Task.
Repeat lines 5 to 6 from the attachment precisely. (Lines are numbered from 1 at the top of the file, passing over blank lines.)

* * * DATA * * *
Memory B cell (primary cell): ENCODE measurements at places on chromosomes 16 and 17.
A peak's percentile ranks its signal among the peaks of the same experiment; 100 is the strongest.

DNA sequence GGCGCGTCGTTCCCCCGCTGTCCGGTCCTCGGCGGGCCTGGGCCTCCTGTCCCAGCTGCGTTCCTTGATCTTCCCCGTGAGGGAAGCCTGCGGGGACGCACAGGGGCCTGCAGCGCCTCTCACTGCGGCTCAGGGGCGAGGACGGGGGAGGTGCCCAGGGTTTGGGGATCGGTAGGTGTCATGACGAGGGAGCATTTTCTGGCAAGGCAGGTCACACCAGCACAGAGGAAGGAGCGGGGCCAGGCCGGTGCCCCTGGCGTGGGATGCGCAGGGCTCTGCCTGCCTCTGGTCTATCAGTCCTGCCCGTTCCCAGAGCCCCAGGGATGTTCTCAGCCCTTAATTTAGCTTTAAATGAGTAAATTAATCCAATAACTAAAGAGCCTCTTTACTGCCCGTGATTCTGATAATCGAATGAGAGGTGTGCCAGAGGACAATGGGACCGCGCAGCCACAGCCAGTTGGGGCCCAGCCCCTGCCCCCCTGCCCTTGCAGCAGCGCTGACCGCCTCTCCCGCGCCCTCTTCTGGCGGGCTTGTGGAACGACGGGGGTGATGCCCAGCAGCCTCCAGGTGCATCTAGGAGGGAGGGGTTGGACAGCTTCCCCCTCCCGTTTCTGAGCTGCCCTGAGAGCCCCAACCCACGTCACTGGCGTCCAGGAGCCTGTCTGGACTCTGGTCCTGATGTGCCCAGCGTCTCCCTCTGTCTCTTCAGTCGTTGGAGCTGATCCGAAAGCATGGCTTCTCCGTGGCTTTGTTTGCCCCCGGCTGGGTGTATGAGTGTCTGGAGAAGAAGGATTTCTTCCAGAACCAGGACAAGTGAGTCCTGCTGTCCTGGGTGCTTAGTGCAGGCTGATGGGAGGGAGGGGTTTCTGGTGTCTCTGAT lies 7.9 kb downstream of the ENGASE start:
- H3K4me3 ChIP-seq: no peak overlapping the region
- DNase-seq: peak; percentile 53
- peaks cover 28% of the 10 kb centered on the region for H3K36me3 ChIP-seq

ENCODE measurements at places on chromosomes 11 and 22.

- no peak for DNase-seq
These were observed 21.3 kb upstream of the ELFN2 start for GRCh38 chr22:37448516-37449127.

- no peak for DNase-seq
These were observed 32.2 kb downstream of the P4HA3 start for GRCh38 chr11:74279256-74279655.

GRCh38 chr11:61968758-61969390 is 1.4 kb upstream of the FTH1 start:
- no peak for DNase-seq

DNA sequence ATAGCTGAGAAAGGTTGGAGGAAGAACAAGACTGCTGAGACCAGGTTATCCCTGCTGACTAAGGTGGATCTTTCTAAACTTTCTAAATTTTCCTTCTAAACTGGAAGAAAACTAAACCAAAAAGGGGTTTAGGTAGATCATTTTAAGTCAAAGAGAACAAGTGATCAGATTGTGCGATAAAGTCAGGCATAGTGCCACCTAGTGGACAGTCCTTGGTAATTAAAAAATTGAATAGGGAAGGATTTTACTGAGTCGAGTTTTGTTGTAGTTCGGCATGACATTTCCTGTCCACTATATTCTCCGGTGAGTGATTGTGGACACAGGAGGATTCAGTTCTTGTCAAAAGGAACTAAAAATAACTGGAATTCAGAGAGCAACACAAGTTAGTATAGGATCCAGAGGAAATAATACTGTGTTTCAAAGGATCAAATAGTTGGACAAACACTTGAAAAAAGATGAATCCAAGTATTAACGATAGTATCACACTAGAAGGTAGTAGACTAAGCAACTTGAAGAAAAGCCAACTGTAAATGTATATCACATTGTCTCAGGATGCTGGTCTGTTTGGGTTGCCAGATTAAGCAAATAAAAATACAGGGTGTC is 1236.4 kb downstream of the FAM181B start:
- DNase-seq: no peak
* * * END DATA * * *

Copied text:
- DNase-seq: peak; percentile 53
- peaks cover 28% of the 10 kb centered on the region for H3K36me3 ChIP-seq